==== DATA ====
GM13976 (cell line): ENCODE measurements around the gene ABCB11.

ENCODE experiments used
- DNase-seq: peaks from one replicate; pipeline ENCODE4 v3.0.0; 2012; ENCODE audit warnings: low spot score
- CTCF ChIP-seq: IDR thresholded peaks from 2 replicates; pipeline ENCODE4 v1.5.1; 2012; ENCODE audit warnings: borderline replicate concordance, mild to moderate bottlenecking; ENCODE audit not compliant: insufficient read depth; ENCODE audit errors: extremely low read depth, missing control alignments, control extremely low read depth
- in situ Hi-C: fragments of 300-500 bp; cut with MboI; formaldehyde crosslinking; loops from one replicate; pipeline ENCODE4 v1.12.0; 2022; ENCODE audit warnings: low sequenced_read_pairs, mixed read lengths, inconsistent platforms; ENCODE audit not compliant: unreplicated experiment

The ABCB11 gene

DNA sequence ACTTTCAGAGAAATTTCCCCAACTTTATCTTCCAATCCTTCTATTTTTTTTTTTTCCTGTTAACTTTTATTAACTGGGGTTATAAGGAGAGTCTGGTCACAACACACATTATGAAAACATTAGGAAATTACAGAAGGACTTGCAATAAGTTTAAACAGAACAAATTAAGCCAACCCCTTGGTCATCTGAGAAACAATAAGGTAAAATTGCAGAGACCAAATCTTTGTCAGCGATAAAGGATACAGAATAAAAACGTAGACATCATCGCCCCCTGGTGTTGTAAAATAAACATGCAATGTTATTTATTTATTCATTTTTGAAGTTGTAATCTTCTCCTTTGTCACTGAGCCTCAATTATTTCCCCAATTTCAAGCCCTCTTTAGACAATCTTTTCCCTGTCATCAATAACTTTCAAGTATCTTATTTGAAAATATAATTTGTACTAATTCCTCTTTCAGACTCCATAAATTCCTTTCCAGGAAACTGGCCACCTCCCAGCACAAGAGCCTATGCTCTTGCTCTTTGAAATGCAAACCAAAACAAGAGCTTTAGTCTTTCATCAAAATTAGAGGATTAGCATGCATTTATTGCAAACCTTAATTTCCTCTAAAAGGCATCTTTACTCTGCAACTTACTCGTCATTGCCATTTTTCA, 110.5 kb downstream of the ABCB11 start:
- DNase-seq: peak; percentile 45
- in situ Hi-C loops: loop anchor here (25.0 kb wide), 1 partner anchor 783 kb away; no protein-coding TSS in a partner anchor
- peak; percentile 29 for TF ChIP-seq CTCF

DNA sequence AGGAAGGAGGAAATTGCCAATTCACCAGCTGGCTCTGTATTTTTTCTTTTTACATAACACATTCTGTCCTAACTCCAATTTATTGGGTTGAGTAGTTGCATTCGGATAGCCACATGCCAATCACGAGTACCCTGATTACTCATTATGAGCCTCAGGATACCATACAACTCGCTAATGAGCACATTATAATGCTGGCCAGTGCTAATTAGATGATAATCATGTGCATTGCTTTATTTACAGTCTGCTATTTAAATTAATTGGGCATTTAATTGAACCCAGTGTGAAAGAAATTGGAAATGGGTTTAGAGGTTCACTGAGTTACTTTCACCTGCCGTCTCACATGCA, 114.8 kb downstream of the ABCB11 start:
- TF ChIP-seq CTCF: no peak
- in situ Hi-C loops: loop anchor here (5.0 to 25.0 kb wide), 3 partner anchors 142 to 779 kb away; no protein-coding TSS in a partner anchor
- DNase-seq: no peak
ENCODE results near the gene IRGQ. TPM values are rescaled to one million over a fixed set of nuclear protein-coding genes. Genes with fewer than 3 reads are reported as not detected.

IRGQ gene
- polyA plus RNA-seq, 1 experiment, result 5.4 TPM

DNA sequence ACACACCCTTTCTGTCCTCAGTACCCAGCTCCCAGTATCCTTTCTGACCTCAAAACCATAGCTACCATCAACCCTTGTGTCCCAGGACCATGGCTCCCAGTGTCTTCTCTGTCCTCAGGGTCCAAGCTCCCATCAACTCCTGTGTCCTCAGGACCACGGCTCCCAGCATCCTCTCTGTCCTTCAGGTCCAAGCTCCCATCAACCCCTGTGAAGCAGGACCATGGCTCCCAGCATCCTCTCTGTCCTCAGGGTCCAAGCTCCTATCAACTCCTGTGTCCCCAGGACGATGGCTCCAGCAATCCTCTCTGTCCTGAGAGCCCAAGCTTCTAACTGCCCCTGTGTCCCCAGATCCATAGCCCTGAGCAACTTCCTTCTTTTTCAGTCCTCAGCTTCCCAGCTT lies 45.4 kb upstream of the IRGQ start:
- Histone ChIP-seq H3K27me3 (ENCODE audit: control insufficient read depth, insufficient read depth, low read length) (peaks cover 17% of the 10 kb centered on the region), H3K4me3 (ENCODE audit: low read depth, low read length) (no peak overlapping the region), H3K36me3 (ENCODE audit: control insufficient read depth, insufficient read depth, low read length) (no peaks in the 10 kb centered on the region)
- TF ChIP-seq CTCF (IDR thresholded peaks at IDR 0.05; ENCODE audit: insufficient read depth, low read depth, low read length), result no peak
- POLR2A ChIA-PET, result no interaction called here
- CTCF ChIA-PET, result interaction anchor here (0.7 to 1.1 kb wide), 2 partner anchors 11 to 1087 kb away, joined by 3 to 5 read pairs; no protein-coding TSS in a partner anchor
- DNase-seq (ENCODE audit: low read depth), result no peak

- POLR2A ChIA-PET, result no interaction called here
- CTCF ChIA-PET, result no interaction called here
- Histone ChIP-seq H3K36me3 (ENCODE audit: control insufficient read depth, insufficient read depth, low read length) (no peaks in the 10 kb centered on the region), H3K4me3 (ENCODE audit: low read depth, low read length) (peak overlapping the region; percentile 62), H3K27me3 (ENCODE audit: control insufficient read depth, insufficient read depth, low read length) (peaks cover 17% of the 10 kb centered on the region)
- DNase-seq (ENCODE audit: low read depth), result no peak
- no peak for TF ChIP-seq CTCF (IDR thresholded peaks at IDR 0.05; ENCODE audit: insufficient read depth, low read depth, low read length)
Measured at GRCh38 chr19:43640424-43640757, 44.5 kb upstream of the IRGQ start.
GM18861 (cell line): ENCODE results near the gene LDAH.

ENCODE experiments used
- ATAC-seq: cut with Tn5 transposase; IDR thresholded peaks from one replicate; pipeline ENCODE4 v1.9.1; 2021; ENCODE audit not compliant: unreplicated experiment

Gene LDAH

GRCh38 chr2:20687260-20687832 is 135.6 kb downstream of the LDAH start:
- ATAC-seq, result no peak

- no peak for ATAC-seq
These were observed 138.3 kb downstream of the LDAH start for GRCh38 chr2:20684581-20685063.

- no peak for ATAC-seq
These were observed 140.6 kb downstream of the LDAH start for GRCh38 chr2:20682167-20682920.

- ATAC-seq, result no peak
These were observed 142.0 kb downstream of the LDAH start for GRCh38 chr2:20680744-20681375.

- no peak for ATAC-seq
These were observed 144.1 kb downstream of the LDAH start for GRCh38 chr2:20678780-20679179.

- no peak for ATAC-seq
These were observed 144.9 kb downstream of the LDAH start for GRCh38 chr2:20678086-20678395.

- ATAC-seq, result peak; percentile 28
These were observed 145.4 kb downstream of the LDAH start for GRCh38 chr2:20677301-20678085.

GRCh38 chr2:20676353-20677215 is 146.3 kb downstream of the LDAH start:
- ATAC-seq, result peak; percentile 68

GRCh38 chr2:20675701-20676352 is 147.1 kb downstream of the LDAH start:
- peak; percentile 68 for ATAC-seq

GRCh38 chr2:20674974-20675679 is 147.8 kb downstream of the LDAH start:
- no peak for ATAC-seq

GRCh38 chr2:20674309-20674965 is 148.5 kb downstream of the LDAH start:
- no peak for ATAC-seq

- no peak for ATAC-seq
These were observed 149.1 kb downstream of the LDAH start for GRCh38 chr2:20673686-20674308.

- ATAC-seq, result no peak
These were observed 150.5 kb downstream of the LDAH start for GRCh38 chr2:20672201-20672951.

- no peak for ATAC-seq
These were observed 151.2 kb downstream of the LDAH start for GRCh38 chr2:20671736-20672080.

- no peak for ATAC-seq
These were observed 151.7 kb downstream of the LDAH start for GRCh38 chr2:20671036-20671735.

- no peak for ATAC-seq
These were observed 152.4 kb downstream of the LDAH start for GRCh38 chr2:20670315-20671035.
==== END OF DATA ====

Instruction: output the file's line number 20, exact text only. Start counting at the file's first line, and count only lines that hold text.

- TF ChIP-seq CTCF (IDR thresholded peaks at IDR 0.05; ENCODE audit: insufficient read depth, low read depth, low read length), result no peak